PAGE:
Another part was the restrictive structures SANZAR signed up to & never attempted to change, like no free to air TV. And in Australia, 95% of the revenue earned going to the players & staff from the 3 provinces.

So, while your article concentrated on the world picture, I was merely pointing out Australia’s sins. And boy, there are many.

The global season: Who wins a contest of good intentions versus self interest?

Brett,

Damnation is coming to Australian rugby, & it pretty much only has itself to blame.

And the problems predate professionalism, going right back to the union/league split of 1907/08.

A former shift boss of mine once explained his philosophy regarding management: “You tell them (management) what they want to hear, but you (the crew) then do what you need to do”.

Eminently sensible.

Back in 1907/08, when players were grieving over ‘broken time’ payments, that is, being paid an allowance for rep footy into the country, interstate or overseas, & also medical insurance cover, the ruling bodies at the time refused to bend for fear of upsetting the home unions.

According to sports historian Sean Fagan, league would have happened no matter what. But had the MRU (Sydney) been more sensitive to players’ concerns, union would not have lost so many players so quickly, or so consistently, to league.

“Only tell them what they want to hear”. That’s certainly how they handled things across the channel in France, in South Africa, in New Zealand, & even next door in Wales. Let the British hierarchy hear what they want to hear: “Yep, we’re clean, we’re amateur”, but then do everything necessary to keep the best players in the game for as long as possible.

SA & NZ imaginatively & proactively used their wealthy & influential ‘captains of industry & government’ rugby lovers to provide key players with income streams without paying them directly for playing rugby.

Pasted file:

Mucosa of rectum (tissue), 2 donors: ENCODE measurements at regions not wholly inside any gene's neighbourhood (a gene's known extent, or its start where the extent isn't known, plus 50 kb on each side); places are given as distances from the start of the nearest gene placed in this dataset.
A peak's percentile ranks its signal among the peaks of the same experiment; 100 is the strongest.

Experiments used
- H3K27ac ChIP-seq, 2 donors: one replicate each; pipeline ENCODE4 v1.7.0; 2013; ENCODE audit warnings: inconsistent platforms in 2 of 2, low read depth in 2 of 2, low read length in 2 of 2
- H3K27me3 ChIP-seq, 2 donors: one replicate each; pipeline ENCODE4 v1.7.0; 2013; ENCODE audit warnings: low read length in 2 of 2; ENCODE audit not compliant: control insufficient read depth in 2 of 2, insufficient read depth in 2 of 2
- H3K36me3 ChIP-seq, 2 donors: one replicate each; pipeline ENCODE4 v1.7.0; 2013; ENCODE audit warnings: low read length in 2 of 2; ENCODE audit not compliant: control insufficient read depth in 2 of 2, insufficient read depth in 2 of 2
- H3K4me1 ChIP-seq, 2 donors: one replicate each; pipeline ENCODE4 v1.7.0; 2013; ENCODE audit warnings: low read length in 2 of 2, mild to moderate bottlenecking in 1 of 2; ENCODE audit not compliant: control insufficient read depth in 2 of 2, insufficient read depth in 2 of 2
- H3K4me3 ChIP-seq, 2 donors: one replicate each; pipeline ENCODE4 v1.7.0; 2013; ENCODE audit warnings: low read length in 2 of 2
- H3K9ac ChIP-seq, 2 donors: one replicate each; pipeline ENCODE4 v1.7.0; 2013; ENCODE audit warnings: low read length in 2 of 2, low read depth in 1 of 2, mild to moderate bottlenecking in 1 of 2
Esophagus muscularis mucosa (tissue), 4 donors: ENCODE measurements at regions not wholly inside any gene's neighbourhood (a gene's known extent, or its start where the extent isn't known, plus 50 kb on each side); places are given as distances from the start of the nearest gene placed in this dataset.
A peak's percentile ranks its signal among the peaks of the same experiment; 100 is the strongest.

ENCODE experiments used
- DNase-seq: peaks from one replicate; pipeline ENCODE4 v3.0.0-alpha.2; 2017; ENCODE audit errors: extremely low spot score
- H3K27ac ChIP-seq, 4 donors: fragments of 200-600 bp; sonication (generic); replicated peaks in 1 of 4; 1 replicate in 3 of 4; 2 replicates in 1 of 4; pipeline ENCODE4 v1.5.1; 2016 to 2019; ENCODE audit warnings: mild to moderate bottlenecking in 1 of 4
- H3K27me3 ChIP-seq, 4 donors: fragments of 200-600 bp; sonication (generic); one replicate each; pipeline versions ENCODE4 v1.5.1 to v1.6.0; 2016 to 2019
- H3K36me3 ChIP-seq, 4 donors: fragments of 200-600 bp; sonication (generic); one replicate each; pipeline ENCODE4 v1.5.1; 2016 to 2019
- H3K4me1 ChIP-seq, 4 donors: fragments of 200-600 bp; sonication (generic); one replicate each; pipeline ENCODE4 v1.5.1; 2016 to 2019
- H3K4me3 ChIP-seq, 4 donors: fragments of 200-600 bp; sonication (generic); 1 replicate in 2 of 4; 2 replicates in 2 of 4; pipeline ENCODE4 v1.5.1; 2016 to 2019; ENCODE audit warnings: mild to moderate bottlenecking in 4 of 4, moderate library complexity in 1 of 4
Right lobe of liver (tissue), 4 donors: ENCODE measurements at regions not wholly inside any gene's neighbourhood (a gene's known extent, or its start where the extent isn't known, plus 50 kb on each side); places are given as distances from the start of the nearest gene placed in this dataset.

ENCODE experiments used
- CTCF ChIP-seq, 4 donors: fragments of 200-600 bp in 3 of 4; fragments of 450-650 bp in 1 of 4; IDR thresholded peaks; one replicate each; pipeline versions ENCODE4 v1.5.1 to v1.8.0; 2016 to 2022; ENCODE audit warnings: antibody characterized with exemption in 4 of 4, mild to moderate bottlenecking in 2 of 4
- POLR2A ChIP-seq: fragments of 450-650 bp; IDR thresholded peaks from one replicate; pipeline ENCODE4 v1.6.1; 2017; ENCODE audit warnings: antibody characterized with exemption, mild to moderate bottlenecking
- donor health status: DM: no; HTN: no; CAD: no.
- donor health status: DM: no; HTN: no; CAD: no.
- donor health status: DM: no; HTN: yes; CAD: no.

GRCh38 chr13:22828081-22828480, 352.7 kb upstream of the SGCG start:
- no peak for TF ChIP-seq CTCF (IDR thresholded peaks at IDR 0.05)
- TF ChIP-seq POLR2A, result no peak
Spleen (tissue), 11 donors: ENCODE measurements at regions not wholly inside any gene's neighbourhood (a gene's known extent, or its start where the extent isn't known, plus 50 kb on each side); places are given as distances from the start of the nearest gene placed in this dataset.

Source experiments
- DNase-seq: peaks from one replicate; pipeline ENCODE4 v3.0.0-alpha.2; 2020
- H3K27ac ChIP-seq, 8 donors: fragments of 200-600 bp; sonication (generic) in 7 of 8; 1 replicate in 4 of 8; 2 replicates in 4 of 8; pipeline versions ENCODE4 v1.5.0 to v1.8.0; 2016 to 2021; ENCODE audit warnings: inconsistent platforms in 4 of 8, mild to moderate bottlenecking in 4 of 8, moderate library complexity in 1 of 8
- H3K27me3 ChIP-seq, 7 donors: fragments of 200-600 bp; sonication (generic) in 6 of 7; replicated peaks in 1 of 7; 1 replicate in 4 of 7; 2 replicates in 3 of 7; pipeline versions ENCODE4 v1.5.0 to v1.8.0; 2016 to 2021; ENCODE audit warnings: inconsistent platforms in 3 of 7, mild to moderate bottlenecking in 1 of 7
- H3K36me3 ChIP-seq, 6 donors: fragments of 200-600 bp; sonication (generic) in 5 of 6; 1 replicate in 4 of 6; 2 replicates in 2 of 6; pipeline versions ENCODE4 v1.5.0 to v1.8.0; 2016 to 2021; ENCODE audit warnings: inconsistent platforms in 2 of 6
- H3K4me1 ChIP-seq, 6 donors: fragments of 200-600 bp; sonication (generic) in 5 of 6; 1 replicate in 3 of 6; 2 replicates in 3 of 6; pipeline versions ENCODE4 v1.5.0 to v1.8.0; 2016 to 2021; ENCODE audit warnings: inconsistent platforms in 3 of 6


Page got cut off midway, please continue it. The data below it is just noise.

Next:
Australia did not. Then there was the matter of developing the game nation wide. Australian administrators had this curious attitude of each state developing at their own steam, & under their own resources.

Just imagine how much stronger Australian rugby would have been, had we had the 5 provinces, all more or less equal to each other, back in 1995, instead of playing catch-up these past 25 years.

Imagine???

In 1996, SANZAR, as it was then, agreed to a $555 million deal with News Ltd, or Murdoch Press, that seemed attractive on the surface, but was designed to suit Murdoch’s business ambition far more than any long-term good it would do for southern hemisphere rugby.

As the years rolled by, & the suffocating restrictions on southern hemisphere structure became slowly obvious, SANZAR found themselves powerless to break free from their media suffocation.

Then John O’Neill, love or loathe him, told the ARU board & constituents to put the $45 million earned from the 2003 rugby world cup, away in a safe place for a “rainy day”.

“Bugger that”, they thundered in return, & to show their reckless intent, that entire money had disappeared by 2007, just 4 years later.